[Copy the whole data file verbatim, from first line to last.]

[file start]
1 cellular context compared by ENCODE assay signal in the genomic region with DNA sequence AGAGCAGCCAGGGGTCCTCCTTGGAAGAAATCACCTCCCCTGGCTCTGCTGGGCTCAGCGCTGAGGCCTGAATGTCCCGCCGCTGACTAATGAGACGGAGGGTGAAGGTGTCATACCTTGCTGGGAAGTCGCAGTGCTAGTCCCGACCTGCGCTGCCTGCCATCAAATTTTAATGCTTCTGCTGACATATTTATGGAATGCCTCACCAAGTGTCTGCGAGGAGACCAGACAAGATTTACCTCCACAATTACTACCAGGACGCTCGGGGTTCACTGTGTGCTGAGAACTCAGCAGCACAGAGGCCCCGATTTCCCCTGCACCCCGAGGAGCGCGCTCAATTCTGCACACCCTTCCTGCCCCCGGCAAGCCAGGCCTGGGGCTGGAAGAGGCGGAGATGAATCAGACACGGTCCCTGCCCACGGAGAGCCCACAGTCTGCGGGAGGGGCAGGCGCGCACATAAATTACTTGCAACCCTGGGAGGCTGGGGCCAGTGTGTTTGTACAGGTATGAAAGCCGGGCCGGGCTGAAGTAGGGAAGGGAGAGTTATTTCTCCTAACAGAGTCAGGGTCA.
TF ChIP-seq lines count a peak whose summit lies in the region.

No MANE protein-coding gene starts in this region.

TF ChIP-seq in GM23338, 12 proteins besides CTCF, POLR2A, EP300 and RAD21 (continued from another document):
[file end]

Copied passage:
1 cellular context compared by ENCODE assay signal in the genomic region with DNA sequence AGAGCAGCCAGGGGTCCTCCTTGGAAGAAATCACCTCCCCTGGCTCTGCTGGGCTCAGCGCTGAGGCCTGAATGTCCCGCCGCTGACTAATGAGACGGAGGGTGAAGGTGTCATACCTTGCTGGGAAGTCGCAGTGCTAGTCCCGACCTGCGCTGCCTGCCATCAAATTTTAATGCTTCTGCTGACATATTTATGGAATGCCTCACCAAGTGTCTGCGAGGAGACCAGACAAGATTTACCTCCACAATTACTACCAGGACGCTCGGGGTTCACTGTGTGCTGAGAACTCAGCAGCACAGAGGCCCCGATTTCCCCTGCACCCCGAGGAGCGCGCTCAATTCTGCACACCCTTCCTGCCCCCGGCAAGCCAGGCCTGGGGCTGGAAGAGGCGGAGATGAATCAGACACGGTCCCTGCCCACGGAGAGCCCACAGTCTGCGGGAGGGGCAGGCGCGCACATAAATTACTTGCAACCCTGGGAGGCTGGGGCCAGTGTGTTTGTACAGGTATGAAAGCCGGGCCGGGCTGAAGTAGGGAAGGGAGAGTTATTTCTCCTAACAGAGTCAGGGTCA.
TF ChIP-seq lines count a peak whose summit lies in the region.

No MANE protein-coding gene starts in this region.

TF ChIP-seq in GM23338, 12 proteins besides CTCF, POLR2A, EP300 and RAD21 (continued from another document):